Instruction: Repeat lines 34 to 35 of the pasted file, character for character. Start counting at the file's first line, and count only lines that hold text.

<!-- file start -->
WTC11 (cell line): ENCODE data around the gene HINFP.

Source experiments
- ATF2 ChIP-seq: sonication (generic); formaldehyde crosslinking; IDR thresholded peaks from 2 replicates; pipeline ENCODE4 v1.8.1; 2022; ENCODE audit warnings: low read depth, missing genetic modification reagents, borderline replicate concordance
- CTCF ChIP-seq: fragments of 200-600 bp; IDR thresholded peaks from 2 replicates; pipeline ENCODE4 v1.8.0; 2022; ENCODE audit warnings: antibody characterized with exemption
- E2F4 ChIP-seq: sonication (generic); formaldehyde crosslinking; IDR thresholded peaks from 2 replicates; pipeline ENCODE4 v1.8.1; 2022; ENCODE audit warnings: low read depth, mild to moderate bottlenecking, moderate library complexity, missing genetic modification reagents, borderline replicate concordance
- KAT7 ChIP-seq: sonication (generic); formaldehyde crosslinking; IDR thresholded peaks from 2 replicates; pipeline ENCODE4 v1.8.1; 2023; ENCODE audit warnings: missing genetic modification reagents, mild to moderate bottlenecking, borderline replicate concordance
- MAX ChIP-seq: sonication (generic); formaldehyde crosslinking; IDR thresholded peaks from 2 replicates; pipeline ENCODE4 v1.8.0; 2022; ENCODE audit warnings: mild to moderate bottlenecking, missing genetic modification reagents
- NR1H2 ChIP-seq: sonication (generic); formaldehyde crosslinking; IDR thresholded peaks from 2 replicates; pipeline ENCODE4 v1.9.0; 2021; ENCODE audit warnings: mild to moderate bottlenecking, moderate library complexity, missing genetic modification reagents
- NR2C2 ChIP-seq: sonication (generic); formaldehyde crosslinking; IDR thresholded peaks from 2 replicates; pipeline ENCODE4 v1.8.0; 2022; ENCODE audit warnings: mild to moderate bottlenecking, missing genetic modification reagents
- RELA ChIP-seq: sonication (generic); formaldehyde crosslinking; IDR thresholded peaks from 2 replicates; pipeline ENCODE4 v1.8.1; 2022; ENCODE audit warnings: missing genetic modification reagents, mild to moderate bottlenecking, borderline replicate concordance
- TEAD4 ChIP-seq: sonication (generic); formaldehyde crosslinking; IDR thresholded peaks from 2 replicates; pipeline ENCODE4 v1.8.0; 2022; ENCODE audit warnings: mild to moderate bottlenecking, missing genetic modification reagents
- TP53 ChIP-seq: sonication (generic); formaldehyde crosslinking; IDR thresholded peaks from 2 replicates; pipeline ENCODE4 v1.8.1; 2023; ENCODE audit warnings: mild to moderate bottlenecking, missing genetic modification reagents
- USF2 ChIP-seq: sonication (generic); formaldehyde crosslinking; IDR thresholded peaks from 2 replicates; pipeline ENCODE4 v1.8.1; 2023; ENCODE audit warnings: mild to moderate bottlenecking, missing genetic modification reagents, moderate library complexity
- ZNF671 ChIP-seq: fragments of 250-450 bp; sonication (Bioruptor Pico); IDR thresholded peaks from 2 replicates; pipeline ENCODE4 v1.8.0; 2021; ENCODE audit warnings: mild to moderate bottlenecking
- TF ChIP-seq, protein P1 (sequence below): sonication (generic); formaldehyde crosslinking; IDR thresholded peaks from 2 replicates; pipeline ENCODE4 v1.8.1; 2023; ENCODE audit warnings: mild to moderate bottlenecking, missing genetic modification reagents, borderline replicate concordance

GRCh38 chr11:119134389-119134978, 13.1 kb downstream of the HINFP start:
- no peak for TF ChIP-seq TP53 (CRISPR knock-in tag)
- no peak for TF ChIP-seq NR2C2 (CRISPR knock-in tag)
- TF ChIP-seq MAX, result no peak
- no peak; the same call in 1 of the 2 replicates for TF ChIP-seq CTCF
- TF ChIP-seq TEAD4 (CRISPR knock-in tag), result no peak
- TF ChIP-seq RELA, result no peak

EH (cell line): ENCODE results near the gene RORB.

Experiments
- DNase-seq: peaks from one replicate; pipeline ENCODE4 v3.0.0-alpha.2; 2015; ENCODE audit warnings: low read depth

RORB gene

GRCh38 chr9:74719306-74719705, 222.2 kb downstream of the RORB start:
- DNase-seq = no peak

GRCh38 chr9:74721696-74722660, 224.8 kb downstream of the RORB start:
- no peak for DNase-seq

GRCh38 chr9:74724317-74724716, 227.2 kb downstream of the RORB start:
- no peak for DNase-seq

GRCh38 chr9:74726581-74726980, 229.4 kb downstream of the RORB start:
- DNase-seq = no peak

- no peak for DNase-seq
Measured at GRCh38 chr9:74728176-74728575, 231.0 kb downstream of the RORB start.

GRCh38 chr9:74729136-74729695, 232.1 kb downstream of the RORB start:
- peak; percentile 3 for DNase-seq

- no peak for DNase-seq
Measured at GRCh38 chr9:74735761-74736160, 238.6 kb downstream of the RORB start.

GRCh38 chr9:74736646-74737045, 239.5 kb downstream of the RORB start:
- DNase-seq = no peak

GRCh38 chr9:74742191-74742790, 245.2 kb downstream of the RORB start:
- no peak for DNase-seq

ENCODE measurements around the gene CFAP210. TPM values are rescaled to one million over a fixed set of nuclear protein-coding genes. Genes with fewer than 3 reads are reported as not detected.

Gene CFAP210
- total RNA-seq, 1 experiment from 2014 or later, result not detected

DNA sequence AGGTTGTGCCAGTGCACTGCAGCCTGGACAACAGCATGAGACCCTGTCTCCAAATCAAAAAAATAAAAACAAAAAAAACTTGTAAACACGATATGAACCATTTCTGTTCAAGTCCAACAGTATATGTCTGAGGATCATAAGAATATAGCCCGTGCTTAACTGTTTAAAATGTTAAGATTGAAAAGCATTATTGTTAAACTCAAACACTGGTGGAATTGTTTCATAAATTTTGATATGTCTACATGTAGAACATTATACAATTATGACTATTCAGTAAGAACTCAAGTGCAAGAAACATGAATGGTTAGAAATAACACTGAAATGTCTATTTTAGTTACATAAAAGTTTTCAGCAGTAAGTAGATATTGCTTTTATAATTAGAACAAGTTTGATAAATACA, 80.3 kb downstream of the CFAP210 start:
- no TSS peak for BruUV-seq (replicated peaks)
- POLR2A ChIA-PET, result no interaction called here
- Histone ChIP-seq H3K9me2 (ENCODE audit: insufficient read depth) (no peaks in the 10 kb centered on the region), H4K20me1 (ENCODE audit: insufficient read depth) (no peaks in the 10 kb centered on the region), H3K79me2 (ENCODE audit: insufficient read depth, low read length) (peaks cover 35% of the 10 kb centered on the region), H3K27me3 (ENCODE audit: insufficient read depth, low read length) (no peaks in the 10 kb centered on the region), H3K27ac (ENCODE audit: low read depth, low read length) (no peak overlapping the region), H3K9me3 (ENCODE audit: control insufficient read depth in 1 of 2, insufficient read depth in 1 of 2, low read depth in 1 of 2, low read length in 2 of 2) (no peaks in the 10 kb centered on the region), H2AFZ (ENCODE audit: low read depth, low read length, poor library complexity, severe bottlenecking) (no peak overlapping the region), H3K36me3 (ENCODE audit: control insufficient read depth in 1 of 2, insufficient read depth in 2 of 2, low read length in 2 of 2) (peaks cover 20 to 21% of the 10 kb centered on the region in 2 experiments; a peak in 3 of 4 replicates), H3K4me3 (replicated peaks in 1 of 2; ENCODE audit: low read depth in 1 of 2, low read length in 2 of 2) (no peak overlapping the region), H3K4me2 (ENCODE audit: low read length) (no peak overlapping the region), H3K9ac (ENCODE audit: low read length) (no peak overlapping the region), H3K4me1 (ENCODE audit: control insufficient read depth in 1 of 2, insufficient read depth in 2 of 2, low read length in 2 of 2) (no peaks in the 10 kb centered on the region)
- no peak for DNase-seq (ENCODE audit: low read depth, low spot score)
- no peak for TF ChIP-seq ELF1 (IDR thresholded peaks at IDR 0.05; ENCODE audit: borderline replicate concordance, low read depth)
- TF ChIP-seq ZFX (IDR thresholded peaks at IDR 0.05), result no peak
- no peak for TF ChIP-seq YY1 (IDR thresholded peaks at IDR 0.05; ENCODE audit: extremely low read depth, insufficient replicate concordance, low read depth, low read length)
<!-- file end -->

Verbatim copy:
- DNase-seq = no peak

- no peak for DNase-seq